Centene Management Company LLC has urged a federal court to toss a proposed class action alleging it misrepresented the size of a provider network, saying the amended suit is trying to second-guess Washington state regulators’ work.
Families suing GlaxoSmithKline who claim the anti-nausea medication Zofran led to birth defects argued Thursday in Massachusetts federal court that crucial tests were not shown to the U.S. Food and Drug Administration when it rejected a correlation between the drug and defects as the families tried to beat the company's motion for summary judgment.
The Consumer Financial Protection Bureau filed its first new lawsuit under acting Director Mick Mulvaney on Thursday, targeting a California pension advance company that a number of state regulators and consumers have accused of making predatory loans disguised as asset sales.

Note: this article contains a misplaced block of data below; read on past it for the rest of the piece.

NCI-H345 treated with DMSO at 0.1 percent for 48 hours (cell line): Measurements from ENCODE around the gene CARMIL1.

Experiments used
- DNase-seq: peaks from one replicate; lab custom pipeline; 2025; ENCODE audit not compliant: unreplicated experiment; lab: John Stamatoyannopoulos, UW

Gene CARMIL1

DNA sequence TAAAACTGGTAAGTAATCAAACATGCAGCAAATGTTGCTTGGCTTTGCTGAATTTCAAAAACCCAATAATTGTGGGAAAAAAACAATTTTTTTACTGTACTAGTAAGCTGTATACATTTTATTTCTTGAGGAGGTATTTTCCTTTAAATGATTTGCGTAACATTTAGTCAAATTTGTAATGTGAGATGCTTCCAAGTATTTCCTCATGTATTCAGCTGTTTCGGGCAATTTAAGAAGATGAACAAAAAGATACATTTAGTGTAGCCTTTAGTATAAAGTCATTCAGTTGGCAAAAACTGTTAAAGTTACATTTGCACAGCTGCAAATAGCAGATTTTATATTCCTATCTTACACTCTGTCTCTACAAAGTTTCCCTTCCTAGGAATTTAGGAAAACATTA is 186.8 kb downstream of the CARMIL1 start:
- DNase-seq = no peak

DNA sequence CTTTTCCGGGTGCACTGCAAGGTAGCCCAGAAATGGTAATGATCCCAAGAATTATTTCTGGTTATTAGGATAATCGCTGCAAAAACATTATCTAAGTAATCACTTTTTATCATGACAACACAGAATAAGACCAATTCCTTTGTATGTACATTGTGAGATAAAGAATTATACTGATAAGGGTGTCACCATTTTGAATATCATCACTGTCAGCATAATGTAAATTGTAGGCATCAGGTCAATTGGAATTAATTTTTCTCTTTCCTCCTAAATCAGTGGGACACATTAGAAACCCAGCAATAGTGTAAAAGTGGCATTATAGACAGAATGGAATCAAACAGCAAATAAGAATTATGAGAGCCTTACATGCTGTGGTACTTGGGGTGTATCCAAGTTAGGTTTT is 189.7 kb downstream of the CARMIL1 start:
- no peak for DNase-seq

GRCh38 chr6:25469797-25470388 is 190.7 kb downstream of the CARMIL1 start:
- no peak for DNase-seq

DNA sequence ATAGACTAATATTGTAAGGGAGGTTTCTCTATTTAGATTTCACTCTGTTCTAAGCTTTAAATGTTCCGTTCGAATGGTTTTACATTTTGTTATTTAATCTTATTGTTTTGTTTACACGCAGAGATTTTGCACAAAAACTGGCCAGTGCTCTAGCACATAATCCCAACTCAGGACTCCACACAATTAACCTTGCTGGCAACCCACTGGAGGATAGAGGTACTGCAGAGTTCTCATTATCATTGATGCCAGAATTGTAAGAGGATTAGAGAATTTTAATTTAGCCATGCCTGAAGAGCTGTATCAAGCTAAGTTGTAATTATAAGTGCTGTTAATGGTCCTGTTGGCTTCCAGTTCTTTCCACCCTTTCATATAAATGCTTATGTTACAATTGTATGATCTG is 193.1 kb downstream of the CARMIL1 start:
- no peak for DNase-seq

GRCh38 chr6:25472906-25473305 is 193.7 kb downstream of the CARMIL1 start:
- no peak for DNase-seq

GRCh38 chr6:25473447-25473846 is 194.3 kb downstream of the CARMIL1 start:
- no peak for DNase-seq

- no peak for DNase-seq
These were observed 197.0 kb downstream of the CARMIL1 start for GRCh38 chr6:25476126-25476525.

The Pennsylvania Superior Court upheld the “catchall” provision of the state’s consumer protection law, issuing a ruling Wednesday that a company can be sued for deceptive practices without the plaintiff having to show negligence or fraud.
An Illinois federal judge threw out a Fair Debt Collection Practices Act suit and ordered the attorneys who filed it to explain why they should not be sanctioned for failing to mention a Seventh Circuit ruling that directly contravened the claims, calling the omission “egregious.”